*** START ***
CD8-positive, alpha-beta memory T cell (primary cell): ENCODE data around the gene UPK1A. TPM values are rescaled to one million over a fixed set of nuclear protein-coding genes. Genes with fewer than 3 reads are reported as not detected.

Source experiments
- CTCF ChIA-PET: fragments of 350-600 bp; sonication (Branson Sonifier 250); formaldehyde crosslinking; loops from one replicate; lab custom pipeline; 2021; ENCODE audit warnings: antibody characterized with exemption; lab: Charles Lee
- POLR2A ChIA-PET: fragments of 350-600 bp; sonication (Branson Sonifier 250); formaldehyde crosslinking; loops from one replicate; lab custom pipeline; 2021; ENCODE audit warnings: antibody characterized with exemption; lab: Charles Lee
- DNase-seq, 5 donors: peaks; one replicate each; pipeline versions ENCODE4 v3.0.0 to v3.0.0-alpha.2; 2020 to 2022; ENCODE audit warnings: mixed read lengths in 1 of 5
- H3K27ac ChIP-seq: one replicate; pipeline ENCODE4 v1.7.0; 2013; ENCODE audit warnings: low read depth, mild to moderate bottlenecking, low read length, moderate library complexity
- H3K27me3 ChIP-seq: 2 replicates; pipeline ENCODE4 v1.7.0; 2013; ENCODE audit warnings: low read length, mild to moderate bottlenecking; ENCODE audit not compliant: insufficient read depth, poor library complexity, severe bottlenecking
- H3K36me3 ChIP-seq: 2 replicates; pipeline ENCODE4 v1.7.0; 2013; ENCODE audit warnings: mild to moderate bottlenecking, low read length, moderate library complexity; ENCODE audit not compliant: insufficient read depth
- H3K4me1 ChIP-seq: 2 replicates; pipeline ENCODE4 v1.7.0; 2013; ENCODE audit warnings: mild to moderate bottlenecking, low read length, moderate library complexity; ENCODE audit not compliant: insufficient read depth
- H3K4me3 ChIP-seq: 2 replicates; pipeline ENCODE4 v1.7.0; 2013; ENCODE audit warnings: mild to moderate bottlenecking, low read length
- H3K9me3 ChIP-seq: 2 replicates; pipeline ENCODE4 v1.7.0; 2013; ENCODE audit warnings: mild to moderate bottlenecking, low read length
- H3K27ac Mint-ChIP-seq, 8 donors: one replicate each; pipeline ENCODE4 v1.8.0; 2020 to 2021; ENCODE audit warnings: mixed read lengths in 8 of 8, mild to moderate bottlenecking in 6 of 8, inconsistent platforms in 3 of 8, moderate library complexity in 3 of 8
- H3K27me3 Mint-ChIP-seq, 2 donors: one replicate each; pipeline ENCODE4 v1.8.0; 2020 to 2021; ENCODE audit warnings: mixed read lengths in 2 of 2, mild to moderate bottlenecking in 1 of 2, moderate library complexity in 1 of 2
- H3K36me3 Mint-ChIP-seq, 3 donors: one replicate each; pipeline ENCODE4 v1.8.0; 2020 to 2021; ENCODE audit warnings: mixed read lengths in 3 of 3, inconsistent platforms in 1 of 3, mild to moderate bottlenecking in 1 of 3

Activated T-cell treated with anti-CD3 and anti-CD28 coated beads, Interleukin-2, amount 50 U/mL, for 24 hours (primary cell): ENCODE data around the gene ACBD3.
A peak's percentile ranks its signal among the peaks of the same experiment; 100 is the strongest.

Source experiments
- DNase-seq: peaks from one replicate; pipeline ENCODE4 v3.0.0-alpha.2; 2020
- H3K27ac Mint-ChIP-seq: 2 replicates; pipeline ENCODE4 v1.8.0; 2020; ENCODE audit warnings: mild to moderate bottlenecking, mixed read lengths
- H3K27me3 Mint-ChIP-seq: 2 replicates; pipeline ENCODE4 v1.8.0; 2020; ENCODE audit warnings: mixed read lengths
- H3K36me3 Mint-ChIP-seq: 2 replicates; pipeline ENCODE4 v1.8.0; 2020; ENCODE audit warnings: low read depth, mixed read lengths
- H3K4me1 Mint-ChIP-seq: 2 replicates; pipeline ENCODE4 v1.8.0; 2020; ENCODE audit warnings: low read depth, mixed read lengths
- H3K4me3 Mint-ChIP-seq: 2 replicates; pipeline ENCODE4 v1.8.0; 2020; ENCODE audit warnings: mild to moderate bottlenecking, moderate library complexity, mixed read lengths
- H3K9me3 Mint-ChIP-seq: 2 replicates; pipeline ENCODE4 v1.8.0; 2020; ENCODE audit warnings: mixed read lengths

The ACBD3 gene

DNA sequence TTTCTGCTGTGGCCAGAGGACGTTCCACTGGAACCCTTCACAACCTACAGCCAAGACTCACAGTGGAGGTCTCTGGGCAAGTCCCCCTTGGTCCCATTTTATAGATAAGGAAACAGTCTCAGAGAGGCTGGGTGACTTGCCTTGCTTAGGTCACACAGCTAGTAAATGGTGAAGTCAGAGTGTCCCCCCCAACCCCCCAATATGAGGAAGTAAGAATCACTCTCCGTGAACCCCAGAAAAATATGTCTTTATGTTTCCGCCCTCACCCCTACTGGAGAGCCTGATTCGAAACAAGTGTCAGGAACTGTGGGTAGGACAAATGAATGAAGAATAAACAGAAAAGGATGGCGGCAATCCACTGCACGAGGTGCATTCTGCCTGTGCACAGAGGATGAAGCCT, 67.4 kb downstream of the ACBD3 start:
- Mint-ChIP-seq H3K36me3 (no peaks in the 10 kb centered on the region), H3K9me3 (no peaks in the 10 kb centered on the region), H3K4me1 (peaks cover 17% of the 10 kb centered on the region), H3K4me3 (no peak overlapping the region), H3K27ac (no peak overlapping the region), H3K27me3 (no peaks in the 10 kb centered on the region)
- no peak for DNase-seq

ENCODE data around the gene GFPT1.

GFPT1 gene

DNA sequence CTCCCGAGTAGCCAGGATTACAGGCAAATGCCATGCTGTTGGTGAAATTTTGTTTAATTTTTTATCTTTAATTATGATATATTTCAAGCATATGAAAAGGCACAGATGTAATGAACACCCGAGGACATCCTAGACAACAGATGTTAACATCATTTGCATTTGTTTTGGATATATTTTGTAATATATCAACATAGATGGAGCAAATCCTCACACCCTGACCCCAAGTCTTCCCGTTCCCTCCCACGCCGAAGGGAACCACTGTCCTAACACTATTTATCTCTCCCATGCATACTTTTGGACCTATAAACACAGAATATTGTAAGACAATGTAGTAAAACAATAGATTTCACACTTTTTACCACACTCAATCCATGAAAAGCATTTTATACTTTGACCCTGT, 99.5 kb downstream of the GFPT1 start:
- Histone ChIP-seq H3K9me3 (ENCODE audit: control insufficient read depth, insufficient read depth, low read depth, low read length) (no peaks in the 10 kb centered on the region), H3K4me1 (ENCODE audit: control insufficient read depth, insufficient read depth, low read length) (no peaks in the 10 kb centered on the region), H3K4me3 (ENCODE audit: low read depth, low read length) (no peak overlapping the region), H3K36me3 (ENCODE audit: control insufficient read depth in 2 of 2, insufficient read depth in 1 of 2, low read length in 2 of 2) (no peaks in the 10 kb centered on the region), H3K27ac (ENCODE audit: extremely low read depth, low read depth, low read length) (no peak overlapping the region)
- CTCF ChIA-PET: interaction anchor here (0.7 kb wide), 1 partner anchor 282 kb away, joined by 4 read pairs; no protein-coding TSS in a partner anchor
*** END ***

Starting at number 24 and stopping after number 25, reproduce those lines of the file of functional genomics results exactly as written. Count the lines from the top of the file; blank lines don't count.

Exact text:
- H3K9me3 Mint-ChIP-seq: 2 replicates; pipeline ENCODE4 v1.8.0; 2020; ENCODE audit warnings: mixed read lengths

The ACBD3 gene